This was the first test of DeMarco’s mettle. In that sense, it was the key test, because the result jibed with the old vaudeville punchline, “we’ve already agreed on what you are; now we’re just haggling about the price.” As soon as the ineffectual nature of OFHO crystallized, DeMarco should have screamed bloody murder. But the “low man on the totem pole” in a government bureaucracy can’t do that and still hope for a career; DeMarco would have had to say sayonara to the security of government employment in order to retain his integrity. Instead, he kept his mouth shut.
Kissel discreetly overlooks this because it doesn’t jibe with her picture of DeMarco as heroic whistleblower. She is acting as advocate rather than journalist, as editor rather than reporter.
Any doubts about the fairness of this judgment are dispelled by Kissel’s narrative. “After stints at the Treasury and Social Security Administration, DeMarco found himself working at the very oversight office that his reports to Congress had helped create.” Oh, he “found himself” working there, did he? At the very office that had doublecrossed and betrayed him? “It was 2006, when Fannie and Freddie’s growth had been turbocharged by the government’s mortgages-for-all mania. Mr. DeMarco recalls that during his ‘first couple of weeks’ at the agency, he attended a conference for supervision staffers organized to tell them ‘about great, new mortgage instruments’ – subprime loans, he says, with a sardonic chuckle.” But what exactly did he do about all this while it was in progress, other than chuckling sardonically?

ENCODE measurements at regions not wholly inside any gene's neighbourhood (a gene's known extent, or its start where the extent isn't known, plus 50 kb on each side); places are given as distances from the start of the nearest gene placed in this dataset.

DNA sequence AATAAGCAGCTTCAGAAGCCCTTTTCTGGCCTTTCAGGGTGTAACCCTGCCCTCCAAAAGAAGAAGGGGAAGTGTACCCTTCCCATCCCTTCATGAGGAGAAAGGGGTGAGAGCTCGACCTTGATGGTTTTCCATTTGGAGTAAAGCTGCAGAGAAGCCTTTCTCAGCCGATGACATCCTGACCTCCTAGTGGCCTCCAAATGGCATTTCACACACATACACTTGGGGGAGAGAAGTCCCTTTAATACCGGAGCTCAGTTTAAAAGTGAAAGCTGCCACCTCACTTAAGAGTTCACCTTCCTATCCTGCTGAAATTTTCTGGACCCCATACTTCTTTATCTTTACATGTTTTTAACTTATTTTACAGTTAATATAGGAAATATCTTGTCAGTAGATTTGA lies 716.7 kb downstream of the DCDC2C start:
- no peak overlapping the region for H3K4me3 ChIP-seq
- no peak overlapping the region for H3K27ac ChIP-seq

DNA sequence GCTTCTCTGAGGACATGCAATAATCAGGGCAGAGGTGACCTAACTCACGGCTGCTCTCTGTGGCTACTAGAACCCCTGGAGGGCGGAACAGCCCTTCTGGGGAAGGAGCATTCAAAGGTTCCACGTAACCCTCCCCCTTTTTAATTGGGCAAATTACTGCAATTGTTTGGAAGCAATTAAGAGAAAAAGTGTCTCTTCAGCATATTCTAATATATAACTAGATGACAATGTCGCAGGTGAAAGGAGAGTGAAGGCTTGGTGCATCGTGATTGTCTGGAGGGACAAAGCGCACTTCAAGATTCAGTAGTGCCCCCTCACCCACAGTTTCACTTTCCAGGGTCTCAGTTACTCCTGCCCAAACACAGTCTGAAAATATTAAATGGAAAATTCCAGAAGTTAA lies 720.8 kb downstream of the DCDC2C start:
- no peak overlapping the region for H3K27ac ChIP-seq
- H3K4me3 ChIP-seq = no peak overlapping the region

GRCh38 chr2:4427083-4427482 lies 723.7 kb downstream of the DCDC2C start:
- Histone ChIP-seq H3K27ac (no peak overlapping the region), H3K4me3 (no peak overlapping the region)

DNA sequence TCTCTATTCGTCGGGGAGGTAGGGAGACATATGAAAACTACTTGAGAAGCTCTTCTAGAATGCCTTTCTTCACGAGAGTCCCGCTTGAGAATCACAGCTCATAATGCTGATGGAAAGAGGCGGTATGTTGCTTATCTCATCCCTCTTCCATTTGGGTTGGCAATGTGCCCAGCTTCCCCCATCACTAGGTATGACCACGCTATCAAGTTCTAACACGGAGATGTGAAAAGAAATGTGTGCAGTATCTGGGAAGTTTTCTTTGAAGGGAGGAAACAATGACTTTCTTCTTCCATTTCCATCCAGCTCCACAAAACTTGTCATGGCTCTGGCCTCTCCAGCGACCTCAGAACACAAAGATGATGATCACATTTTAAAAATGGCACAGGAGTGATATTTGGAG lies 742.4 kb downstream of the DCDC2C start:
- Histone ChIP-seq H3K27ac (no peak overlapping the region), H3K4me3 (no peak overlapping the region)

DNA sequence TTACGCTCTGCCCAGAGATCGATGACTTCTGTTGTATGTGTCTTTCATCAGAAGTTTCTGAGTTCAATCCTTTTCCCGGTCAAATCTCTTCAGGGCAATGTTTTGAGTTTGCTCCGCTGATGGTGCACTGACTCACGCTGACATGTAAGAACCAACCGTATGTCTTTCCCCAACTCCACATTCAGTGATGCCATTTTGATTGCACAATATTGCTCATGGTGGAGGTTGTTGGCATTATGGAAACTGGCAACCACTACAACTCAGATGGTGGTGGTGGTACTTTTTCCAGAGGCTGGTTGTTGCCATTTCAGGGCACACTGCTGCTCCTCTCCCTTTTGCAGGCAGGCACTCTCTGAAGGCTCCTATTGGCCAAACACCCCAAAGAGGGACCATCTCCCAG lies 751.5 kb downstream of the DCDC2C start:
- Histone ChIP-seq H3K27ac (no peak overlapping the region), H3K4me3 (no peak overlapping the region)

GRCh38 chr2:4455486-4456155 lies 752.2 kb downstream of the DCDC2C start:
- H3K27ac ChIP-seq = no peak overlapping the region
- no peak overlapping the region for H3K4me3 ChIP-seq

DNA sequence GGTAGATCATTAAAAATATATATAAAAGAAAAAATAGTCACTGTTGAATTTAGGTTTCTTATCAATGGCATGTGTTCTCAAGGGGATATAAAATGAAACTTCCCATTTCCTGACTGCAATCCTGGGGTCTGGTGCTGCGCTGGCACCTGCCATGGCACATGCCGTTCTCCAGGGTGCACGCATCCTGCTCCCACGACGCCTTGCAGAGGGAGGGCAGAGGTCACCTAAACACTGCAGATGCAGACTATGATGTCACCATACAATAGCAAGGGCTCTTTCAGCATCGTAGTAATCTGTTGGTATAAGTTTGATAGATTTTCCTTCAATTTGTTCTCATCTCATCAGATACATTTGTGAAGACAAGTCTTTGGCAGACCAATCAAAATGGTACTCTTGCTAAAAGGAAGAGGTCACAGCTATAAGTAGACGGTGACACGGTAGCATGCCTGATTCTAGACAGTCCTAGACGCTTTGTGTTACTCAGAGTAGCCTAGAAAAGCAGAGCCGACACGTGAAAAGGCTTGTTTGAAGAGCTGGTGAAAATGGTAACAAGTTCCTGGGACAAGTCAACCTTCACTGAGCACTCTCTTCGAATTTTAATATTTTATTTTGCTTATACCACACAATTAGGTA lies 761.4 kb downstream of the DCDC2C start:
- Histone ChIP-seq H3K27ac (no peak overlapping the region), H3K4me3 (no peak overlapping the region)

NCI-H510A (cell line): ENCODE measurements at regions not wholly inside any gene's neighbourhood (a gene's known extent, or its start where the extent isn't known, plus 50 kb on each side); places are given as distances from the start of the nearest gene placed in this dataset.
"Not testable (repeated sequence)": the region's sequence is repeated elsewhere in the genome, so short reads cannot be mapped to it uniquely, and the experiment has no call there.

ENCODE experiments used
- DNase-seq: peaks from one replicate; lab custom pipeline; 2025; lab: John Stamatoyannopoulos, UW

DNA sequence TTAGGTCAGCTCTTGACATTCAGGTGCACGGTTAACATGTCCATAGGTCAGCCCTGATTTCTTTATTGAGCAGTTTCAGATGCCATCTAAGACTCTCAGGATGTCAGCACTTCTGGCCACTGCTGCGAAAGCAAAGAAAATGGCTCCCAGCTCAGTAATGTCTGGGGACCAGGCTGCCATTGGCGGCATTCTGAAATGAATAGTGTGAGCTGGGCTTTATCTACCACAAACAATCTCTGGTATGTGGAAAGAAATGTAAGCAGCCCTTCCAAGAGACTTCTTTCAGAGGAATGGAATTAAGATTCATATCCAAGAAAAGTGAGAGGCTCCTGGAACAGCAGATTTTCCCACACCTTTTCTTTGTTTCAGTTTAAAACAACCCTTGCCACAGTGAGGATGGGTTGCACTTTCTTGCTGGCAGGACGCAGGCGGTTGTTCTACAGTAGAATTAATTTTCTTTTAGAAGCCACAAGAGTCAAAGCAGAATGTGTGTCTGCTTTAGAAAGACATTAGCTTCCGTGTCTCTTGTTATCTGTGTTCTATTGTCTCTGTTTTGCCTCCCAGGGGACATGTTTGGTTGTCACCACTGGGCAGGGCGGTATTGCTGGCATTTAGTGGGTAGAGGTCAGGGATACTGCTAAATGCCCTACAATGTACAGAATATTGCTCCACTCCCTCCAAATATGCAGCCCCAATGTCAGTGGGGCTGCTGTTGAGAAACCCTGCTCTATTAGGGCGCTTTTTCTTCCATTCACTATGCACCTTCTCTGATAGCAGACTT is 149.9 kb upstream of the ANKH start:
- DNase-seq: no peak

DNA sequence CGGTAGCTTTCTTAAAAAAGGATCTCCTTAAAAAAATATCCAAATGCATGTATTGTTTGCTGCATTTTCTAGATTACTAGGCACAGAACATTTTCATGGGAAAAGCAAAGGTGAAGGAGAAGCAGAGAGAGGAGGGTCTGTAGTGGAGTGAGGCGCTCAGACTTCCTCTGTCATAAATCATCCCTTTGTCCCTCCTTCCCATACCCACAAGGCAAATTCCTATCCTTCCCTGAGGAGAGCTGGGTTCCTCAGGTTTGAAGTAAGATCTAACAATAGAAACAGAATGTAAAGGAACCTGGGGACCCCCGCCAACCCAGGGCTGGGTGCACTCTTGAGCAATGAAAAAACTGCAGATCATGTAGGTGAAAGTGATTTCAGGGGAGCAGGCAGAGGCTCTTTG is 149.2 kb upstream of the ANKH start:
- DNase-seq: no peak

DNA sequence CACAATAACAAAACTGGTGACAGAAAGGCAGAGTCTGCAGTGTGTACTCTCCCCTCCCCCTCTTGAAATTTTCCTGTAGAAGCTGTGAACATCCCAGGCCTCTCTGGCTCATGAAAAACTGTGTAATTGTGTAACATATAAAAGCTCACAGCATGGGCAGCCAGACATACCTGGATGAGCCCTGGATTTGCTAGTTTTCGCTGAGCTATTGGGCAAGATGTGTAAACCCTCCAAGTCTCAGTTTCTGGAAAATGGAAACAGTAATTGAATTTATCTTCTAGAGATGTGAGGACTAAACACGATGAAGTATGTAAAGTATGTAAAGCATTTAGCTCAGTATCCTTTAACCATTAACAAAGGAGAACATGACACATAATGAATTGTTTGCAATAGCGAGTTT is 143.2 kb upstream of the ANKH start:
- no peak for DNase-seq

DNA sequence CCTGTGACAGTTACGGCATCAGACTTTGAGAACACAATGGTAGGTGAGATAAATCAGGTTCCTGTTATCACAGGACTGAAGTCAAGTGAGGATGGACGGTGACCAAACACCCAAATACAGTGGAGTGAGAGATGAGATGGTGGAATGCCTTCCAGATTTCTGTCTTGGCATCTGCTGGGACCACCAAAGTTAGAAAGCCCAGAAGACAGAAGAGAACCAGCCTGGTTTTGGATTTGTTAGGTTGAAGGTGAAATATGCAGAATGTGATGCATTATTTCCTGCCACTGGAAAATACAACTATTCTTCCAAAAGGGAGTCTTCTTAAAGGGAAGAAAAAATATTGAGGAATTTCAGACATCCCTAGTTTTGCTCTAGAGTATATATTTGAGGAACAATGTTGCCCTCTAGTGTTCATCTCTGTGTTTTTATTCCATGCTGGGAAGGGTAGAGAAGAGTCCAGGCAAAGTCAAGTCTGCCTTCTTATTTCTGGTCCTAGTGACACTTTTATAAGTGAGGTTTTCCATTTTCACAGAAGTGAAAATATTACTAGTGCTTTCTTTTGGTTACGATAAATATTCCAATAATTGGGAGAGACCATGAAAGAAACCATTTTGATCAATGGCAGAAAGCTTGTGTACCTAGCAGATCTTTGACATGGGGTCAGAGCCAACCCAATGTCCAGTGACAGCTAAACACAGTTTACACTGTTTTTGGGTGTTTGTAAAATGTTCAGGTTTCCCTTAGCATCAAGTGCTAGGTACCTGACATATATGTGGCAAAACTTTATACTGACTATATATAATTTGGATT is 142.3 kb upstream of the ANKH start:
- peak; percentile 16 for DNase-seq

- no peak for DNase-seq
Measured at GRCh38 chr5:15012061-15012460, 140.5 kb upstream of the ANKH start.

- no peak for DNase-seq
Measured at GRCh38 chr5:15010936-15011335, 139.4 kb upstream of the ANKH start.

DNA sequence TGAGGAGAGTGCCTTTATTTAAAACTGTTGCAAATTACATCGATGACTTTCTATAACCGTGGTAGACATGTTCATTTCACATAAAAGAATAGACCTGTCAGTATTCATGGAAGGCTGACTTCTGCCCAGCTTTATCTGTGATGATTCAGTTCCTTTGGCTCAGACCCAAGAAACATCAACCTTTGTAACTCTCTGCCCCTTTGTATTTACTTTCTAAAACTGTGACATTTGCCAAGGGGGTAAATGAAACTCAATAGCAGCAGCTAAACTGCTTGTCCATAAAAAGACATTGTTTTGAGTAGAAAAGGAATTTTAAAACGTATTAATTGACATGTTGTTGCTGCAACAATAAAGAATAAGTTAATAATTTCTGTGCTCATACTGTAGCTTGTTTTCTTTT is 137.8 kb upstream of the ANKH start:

The first twenty years of Edward DeMarco’s career illustrate the workings of big government to a T. They depict the “invisible handshake” between orthodox, mainstream economics and the welfare state that has replaced the “invisible hand” of the marketplace that economics used to celebrate.
The Mainstream Economist as Patsy for Politicians and Bureaucrats
Mainstream economists are trained to see themselves as “social engineers.” Like engineers, they are trained in advanced mathematics. Like engineers, they are trained as generalists in a wide-ranging discipline, but specialize in sub-disciplines – civil, mechanical and chemical engineering for the engineer, macroeconomics and microeconomics for the economist. Like engineers, economists hone their specialties even more finely into sub-categories like monetary economics, international economics, industrial organization, labor economics, financial economics and energy economics. Economists are trained to think of themselves are high theoreticians applying optimizing solutions to correct the failures of human society in general and markets in particular. They take it for granted that they will command both respect and power.
This training sets economists up to be exploited by practical men of power and influence. Lawyers utilize the services of economists as expert witnesses because economists can give quantitative answers to questions that are otherwise little more than blind guesses. Of course, the precision of those quantitative answers is itself suspect. If economists really could provide answers to real-world questions that are as self-assured and precise as they pretend on the witness stand, why would they be wasting their lives earning upper-middle-class money as expert witnesses? Why are they not fabulously rich from – let us say – plying those talents as traders in commodity or financial markets? Still, economists can fall back on the justified defense that nobody else can provide better estimates of (say) wages foregone by an injured worker or business profits lost due to tortious interference. The point is, though, that economists owe their status as experts to default; their claim on expertise is what the late Thorstein Veblen would call “ceremonial.”